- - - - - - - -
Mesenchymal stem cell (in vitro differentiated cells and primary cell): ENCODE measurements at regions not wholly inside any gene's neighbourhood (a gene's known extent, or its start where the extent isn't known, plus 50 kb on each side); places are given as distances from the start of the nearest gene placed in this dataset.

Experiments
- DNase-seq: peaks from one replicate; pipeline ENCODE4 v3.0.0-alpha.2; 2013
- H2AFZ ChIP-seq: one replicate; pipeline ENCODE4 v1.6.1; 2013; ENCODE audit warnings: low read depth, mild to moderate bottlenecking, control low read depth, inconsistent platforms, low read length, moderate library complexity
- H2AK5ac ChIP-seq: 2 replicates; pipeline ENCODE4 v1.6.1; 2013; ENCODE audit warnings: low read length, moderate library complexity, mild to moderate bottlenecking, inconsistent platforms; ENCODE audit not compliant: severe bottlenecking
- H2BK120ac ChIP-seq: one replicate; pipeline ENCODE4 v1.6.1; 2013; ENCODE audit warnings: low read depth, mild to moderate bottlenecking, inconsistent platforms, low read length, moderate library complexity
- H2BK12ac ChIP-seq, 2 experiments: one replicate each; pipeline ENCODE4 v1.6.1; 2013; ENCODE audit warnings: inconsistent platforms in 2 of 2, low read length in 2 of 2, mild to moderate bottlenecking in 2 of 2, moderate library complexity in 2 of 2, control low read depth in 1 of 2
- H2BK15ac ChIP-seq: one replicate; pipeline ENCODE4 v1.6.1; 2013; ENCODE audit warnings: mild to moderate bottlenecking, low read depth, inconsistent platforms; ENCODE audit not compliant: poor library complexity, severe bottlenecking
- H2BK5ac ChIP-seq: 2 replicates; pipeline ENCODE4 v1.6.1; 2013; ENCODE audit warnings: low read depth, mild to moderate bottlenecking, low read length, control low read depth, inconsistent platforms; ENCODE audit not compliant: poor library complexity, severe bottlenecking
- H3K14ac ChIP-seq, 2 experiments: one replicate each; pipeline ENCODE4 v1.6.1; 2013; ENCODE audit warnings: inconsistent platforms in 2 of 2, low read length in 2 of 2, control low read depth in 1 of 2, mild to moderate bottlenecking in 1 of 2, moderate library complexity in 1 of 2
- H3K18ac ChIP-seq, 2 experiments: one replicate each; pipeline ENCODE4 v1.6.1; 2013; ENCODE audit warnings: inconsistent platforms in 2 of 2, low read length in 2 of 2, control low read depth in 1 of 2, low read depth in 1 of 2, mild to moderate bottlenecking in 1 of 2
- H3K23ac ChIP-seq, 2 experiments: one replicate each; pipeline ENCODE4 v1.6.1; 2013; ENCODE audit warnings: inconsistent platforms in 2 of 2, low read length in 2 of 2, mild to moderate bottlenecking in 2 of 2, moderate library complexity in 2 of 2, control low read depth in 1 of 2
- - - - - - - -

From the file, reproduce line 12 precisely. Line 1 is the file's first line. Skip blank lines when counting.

- H3K23ac ChIP-seq, 2 experiments: one replicate each; pipeline ENCODE4 v1.6.1; 2013; ENCODE audit warnings: inconsistent platforms in 2 of 2, low read length in 2 of 2, mild to moderate bottlenecking in 2 of 2, moderate library complexity in 2 of 2, control low read depth in 1 of 2